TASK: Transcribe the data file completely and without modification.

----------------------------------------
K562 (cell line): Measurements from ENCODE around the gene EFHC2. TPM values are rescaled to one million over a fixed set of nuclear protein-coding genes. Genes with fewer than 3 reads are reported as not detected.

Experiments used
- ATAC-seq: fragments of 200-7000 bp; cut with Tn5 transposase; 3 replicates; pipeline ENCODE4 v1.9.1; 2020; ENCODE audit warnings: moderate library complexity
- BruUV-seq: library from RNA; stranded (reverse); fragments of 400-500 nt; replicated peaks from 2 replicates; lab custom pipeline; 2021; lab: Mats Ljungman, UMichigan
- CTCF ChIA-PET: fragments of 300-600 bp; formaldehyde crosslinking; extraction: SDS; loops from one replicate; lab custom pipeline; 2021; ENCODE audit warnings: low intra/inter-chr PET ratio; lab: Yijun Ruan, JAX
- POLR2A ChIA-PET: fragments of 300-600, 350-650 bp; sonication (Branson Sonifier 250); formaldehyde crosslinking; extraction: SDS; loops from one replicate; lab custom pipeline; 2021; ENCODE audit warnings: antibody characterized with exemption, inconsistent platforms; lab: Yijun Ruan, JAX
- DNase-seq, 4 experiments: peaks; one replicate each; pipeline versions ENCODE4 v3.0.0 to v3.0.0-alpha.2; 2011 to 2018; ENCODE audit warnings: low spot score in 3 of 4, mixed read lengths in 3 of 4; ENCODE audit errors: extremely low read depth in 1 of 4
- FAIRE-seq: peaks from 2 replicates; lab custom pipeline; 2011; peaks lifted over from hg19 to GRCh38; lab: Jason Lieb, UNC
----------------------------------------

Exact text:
K562 (cell line): Measurements from ENCODE around the gene EFHC2. TPM values are rescaled to one million over a fixed set of nuclear protein-coding genes. Genes with fewer than 3 reads are reported as not detected.

Experiments used
- ATAC-seq: fragments of 200-7000 bp; cut with Tn5 transposase; 3 replicates; pipeline ENCODE4 v1.9.1; 2020; ENCODE audit warnings: moderate library complexity
- BruUV-seq: library from RNA; stranded (reverse); fragments of 400-500 nt; replicated peaks from 2 replicates; lab custom pipeline; 2021; lab: Mats Ljungman, UMichigan
- CTCF ChIA-PET: fragments of 300-600 bp; formaldehyde crosslinking; extraction: SDS; loops from one replicate; lab custom pipeline; 2021; ENCODE audit warnings: low intra/inter-chr PET ratio; lab: Yijun Ruan, JAX
- POLR2A ChIA-PET: fragments of 300-600, 350-650 bp; sonication (Branson Sonifier 250); formaldehyde crosslinking; extraction: SDS; loops from one replicate; lab custom pipeline; 2021; ENCODE audit warnings: antibody characterized with exemption, inconsistent platforms; lab: Yijun Ruan, JAX
- DNase-seq, 4 experiments: peaks; one replicate each; pipeline versions ENCODE4 v3.0.0 to v3.0.0-alpha.2; 2011 to 2018; ENCODE audit warnings: low spot score in 3 of 4, mixed read lengths in 3 of 4; ENCODE audit errors: extremely low read depth in 1 of 4
- FAIRE-seq: peaks from 2 replicates; lab custom pipeline; 2011; peaks lifted over from hg19 to GRCh38; lab: Jason Lieb, UNC